I traveled to Washington on Friday March 13 to attend the Council of Great City Schools State and Federal Legislative Conference. EPISD is one of 67 urban public school districts on the Council and this annual legislative meeting is critically important to us because we want to be sure we have a voice in and understand legislation and policy at both the state and federal level.
During the weekend conference, we were informed that the President had selected 8 Sups and 3 school board members to personally visit the Whitehouse and discuss the “state of affairs” in urban school districts and the re-authorization of No Child Left Behind.
I can’t imagine anyone keeping their cool when they get an invitation to the White House to meet the President of the United States. I was excited for the District to have a seat at the table, but most of my enthusiasm came at the chance to share the EPISD experience at such an important level.
During our meeting with the President we spoke about federal funding for programs that impact our neediest of students. The federal entitlement funds we receive are critical in our efforts to bring equity to education and close the achievement gap between students of low economic resources and their wealthier classmates. I’m happy to hear the President agrees that we need more entitlement funding and that he opposed efforts to cut it.
The President was also interested in our opinions in other topics and I was eager to share with him the history of what high-stakes testing did to EPISD. Using the cautionary tale of our District’s darkest periods, I expressed my concern that state and federal governments are relying too heavily on standardized testing. I understand and welcome the notion that Districts should have a system of accountability to the public (we will not run from that), but the current testing system is stressful for too many students and teachers — especially in areas with high concentrations of poverty and areas where our underserved students do not have help at home to grow in their academic careers. Less and more meaningful accountability measures will allow teachers to engage in active learning and more enjoyable engagement with students and will remove a mountain of stress for many of our kids.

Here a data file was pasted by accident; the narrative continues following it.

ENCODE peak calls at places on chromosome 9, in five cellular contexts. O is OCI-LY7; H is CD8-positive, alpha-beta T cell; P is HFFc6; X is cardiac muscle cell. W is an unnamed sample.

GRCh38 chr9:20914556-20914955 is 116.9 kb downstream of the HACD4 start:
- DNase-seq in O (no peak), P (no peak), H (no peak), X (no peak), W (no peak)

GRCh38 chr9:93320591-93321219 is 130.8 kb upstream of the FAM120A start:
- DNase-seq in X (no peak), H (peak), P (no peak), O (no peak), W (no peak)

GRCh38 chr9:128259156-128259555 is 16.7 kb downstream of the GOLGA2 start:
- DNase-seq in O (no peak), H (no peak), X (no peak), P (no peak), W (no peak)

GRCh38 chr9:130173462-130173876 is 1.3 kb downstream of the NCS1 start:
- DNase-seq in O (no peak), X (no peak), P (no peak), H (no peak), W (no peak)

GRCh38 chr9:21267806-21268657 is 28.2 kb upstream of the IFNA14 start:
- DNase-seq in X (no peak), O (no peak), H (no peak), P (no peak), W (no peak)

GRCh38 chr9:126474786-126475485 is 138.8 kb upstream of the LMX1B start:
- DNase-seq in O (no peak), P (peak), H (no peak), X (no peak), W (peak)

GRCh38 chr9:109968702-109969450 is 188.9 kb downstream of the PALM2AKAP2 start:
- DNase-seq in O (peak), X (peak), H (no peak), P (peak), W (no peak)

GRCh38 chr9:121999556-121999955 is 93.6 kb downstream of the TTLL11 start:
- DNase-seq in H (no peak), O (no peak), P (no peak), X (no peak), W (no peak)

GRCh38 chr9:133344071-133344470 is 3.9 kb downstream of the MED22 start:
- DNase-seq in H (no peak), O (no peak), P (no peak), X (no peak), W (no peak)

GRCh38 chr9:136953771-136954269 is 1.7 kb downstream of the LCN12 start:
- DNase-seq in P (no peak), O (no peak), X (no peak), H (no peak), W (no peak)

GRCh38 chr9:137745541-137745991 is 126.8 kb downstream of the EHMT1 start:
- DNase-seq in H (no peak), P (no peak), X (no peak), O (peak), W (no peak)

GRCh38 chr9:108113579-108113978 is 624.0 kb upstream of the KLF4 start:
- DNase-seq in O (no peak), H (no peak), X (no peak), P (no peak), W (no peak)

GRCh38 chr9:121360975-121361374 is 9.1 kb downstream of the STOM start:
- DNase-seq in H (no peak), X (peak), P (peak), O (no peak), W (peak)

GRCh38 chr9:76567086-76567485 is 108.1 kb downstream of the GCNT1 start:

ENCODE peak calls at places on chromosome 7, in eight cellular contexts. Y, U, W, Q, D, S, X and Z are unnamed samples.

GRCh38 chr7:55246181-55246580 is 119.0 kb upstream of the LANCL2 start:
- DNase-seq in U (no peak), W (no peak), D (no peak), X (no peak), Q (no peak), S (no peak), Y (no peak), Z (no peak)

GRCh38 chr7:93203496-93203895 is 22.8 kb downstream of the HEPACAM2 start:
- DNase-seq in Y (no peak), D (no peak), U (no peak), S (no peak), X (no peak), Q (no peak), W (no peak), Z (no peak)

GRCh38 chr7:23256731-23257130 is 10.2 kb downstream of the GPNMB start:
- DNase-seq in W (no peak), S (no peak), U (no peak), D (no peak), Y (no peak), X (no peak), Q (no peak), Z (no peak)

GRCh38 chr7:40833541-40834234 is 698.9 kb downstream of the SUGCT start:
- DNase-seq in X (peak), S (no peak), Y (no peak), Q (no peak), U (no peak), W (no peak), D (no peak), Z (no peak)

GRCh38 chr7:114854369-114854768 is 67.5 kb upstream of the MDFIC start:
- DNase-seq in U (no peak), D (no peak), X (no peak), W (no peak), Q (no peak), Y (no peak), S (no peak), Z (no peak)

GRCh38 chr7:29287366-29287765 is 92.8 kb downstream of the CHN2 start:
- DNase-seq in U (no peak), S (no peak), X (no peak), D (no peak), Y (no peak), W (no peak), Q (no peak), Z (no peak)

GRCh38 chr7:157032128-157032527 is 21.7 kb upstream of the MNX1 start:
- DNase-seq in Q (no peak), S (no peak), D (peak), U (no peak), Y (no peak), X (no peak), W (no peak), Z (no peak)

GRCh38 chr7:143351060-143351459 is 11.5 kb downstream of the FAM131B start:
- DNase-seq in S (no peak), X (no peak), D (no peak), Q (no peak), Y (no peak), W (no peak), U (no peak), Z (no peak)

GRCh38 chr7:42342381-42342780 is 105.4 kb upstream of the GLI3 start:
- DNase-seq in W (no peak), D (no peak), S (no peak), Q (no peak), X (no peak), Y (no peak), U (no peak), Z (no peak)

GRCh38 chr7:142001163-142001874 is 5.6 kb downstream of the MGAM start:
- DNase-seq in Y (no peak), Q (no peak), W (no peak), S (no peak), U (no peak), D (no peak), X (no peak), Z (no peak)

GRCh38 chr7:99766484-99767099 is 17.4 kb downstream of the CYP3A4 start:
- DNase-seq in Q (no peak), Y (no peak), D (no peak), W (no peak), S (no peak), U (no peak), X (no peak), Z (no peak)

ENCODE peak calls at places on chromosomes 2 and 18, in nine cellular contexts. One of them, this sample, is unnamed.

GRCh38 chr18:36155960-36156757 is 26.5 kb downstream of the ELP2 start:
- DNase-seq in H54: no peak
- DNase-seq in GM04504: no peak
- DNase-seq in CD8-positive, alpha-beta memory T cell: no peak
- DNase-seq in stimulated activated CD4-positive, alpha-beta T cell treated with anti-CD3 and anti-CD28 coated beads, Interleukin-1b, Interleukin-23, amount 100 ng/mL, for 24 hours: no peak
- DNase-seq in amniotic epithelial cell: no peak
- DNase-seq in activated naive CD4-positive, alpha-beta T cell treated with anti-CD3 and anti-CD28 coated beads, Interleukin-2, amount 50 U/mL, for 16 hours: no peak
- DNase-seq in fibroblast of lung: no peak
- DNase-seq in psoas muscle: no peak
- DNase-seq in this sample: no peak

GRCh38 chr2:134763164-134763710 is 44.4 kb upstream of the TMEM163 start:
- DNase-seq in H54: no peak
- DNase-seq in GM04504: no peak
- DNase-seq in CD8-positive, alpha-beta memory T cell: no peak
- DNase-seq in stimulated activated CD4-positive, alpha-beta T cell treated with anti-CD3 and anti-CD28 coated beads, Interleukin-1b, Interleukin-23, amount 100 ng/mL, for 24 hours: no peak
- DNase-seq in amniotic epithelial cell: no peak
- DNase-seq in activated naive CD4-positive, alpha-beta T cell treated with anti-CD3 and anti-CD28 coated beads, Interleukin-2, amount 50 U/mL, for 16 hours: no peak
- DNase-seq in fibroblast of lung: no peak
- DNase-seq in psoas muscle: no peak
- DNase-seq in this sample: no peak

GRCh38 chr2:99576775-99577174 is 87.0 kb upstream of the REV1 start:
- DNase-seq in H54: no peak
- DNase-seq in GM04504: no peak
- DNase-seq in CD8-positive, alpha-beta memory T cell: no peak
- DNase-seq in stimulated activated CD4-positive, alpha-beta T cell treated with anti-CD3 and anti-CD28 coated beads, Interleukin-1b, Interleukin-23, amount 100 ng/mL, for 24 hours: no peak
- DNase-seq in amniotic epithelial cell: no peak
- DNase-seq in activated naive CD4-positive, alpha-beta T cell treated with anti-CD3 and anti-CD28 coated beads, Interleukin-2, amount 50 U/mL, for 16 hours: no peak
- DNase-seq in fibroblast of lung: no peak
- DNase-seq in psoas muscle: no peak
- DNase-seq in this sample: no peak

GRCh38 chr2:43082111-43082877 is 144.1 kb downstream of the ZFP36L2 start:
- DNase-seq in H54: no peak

All 11 school leaders who met with the President and U.S. secretary of Education Arne Duncan on Monday were members of the Council of the Great Cities Schools, a group of made up of superintendents and school board members from large, urban school systems. We represent a large number of American students who live in our urban cores, and these students face specific issues. As the only member present who came from the U.S.-Mexico border, I felt it was my responsibility to also share with the President the unique challenges kids in our schools face day after day. It was a very positive day for EPISD and I was proud to represent all of Team EPISD.
Because of each of you and your efforts to make EPISD great, we are being recognized nationally for our cultural and systematic improvements and I can assure you the best in yet to come.
Thank each for all you do to support our students and families!
The future is bright and each of you will play a part in building a district in which we can all be proud.
Below are some videos and photos from the meeting with the President. I hope you enjoy.
Links to stories about the meeting: